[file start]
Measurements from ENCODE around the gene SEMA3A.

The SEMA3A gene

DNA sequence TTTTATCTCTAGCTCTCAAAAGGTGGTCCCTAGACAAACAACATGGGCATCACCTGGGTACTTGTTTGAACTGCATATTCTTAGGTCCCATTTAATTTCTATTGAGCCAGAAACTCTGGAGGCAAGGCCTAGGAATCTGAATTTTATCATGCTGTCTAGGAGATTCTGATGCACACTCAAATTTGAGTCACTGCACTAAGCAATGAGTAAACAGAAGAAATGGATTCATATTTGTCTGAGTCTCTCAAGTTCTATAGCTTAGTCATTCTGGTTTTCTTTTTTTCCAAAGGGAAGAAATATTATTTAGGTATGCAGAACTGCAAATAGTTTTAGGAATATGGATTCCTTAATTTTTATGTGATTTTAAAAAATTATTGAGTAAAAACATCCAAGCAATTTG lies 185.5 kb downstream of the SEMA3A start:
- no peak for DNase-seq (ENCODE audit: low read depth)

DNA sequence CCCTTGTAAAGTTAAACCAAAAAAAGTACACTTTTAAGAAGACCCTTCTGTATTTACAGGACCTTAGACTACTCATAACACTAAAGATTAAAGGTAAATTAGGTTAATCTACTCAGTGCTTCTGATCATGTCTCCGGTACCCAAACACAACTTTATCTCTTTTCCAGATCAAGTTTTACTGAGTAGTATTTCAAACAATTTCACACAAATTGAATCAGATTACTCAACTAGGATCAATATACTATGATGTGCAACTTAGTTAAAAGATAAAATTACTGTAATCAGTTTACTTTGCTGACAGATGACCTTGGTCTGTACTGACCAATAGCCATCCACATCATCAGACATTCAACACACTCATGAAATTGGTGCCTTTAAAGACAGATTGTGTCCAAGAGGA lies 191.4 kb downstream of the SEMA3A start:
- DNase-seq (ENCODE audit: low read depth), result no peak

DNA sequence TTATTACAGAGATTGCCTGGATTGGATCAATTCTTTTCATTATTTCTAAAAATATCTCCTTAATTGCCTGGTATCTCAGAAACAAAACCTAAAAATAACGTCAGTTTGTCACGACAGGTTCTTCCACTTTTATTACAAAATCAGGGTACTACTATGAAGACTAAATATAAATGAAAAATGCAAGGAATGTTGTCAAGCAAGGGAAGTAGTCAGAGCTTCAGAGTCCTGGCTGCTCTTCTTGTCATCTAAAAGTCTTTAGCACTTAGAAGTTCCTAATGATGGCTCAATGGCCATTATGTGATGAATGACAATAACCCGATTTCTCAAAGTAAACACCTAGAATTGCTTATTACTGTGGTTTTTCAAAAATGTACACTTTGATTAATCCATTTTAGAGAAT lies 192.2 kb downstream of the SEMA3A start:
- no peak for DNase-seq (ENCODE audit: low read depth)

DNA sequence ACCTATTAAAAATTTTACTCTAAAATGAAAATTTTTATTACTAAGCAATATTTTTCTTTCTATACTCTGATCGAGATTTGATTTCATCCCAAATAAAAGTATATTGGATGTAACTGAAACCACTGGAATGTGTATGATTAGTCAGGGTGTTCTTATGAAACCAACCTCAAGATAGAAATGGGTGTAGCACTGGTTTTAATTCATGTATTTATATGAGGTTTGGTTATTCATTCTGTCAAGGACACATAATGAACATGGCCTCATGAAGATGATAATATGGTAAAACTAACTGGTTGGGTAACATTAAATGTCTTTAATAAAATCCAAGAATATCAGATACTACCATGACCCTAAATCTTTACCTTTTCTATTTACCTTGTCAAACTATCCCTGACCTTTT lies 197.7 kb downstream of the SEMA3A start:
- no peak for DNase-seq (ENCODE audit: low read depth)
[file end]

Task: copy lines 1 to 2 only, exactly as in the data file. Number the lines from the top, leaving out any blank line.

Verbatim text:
Measurements from ENCODE around the gene SEMA3A.

The SEMA3A gene